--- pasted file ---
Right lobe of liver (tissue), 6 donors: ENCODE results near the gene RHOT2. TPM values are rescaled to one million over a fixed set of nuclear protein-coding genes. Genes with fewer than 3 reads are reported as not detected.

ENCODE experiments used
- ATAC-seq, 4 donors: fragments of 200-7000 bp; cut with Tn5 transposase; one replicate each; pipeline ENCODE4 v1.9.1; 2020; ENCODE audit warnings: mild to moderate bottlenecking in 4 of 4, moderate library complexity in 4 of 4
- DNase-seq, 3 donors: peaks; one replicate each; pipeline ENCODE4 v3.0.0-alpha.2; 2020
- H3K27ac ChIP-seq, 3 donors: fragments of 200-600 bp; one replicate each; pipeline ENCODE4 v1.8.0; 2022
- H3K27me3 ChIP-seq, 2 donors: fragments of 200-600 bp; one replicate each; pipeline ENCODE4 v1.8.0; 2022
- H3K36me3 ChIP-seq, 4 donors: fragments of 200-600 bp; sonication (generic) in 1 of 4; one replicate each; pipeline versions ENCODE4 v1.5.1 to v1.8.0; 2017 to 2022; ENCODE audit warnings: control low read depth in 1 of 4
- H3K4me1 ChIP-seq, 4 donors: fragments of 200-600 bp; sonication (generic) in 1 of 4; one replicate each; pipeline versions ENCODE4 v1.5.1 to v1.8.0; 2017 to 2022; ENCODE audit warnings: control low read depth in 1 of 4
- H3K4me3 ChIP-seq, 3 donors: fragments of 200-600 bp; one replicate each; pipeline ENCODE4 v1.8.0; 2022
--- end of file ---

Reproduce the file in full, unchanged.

Right lobe of liver (tissue), 6 donors: ENCODE results near the gene RHOT2. TPM values are rescaled to one million over a fixed set of nuclear protein-coding genes. Genes with fewer than 3 reads are reported as not detected.

ENCODE experiments used
- ATAC-seq, 4 donors: fragments of 200-7000 bp; cut with Tn5 transposase; one replicate each; pipeline ENCODE4 v1.9.1; 2020; ENCODE audit warnings: mild to moderate bottlenecking in 4 of 4, moderate library complexity in 4 of 4
- DNase-seq, 3 donors: peaks; one replicate each; pipeline ENCODE4 v3.0.0-alpha.2; 2020
- H3K27ac ChIP-seq, 3 donors: fragments of 200-600 bp; one replicate each; pipeline ENCODE4 v1.8.0; 2022
- H3K27me3 ChIP-seq, 2 donors: fragments of 200-600 bp; one replicate each; pipeline ENCODE4 v1.8.0; 2022
- H3K36me3 ChIP-seq, 4 donors: fragments of 200-600 bp; sonication (generic) in 1 of 4; one replicate each; pipeline versions ENCODE4 v1.5.1 to v1.8.0; 2017 to 2022; ENCODE audit warnings: control low read depth in 1 of 4
- H3K4me1 ChIP-seq, 4 donors: fragments of 200-600 bp; sonication (generic) in 1 of 4; one replicate each; pipeline versions ENCODE4 v1.5.1 to v1.8.0; 2017 to 2022; ENCODE audit warnings: control low read depth in 1 of 4
- H3K4me3 ChIP-seq, 3 donors: fragments of 200-600 bp; one replicate each; pipeline ENCODE4 v1.8.0; 2022